In Judaism, Abraham is referred to as the father of our faith, and when we pray, we often pray to the G-D of Abraham, Isaac and Jacob—our patriarchs. Because we do so, we often find ourselves attributing an unrealistic level of faithfulness upon our patriarchs, but especially upon Abraham. I say unrealistic because while Abraham was clearly a man of great faith and obedience, he was also a real man who demonstrated doubt, unbelief and disobedience.
It is interesting that Bible covers G-D's speaking the entire world into existence, the creation of all living things, including Adam and Eve, the fall of man and expulsion from the garden of Eden, Cain killing Abel and the flood of Noah in only 10 chapters, which, in my Bible, takes up nine pages of text. The first nine pages of the Bible cover 10 generations and thousands of years in time. Then, in chapter 11, we are introduced to Abraham and the next three generations, and a few hundred years take 40 chapters and 45 pages of text. Have you ever wondered why in some cases you turn the page of your Bible and hundreds and even thousands of years and many generations pass by with that single flip of a page and yet, the story of this one man and his son, grandson, great-grandsons is spoken of in such detail and takes up the majority of the book of Genesis?
When we look at the events of Abraham, Isaac, Jacob and the sons of Jacob, we find in this one family a case study in both faithfulness and unfaithfulness, in love and betrayal, in greed and generosity, in patience and lack of patience. I could go on, but you should be able to see the pattern that within the family of the man that we point to and say, "we are children of Abraham through faith," we can find both extremes of righteousness and unrighteousness. In these four generations, 40 chapters and 45 pages, we can find examples of everything that is good and bad in the human experience.
Let me give you a few quick examples. We start out the story of Abraham with G-D telling him to leave his family and go to the place to which he would be led. Abraham demonstrates extreme faith by getting up and going. Yet, at the same time he shows lack of faith and disobedience by bringing Lot with him when he had been told to leave his family behind. (Gen. 12:1). While Abraham trusted G-D enough to travel across great distances without any idea of where he would end up, he didn't trust G-D to protect him and Sarah from the Pharaoh of Egypt. Instead, Abraham basically trades Sarah for his life (Gen. 12:11-13). This ends up bringing a curse upon Egypt (Gen. 12:17). So, instead of Abraham's faith causing all the nations to be blessed (Gen. 12:3) we find Abraham's lack of faith causing a nation, Egypt, to be cursed.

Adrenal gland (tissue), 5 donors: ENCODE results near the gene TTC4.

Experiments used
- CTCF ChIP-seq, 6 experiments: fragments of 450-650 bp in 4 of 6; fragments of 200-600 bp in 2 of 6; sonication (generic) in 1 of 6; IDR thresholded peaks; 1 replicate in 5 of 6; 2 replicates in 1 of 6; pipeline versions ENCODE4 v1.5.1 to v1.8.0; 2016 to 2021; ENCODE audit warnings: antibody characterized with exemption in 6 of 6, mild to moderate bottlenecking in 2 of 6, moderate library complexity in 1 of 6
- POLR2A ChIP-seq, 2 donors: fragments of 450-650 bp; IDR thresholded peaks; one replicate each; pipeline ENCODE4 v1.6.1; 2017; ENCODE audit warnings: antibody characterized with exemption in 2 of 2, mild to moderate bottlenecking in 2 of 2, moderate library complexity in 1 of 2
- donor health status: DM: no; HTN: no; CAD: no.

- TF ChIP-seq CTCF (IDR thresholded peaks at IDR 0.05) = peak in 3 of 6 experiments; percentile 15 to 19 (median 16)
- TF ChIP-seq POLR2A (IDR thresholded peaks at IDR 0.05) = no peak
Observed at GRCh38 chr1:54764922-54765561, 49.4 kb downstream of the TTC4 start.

Abraham's lack of faith in G-D's promise to make him a great nation (Gen. 12:2) ends up establishing a nation through Ishmael, which becomes a chief enemy of Abraham's descendants. Over and over through the lives of Abraham, Isaac, Jacob, and Joseph we find example after example of powerful faith and disastrous unbelief. The faithfulness establishes a nation that changed the world, preserved the oracles of G-D, and ultimately through this family's genealogy, the Messiah, Yeshua (Jesus) was born. Through their unfaithfulness, we see broken homes, unfaithful marriages, sibling rivalry, deception, and sins too many to list in this article.
So, if we see the family of Abraham, the father of our faith, as so flawed, why is so much of the Bible written about them and their lives? I believe it is because the Bible was written for people like you and me. People who live lives that many times swing a pendulum between great unwavering faith in G-D and His promises and at the other extreme, fear and doubt which causes us to fail miserably and quite often hurt the very people we love the most. I believe so much space is written about this family because they, in a real way, are our families and our congregations. The story of Abraham and his sons and their families is not a story of hypocrisy; it is a story of humanity.
These chapters and experiences are written in such detail to remind us that the same people that we look at as mentors because of their great faith and faithfulness, may also at times fail and fall. Abraham didn't cease to need G-D's help and forgiveness simply because he had accepted G-D as his G-D and began his journey to follow Him. These chapters and pages were written so that we would see the reality of walking with G-D as humans. They were provided so that we would see the good, the bad and the ugly. We would see the blessings that come from being faithful and the curses with their resultant crises that come from unfaithfulness. But, more than that—much more that that—they were written to show us clearly that G-D's faithfulness, love and forgiveness do not end with our failures.
The story of Abraham begins with disobedience that starts a snowball of a broken family filled with hatred and fighting, but it ends with forgiveness and restoration, as Joseph and his brothers close the breach that Abraham opened. The story of these generations provides the backdrop that allows us to see past our sins and failures to our complete forgiveness and restoration brought about by Yeshua.
Eric Tokajer is author of With Me in Paradise, Transient Singularity, OY! How Did I Get Here?: Thirty-One Things I Wish Someone Had Told Me Before Entering Ministry, #ManWisdom: With Eric Tokajer and Jesus is to Christianity as Pasta is to Italians.
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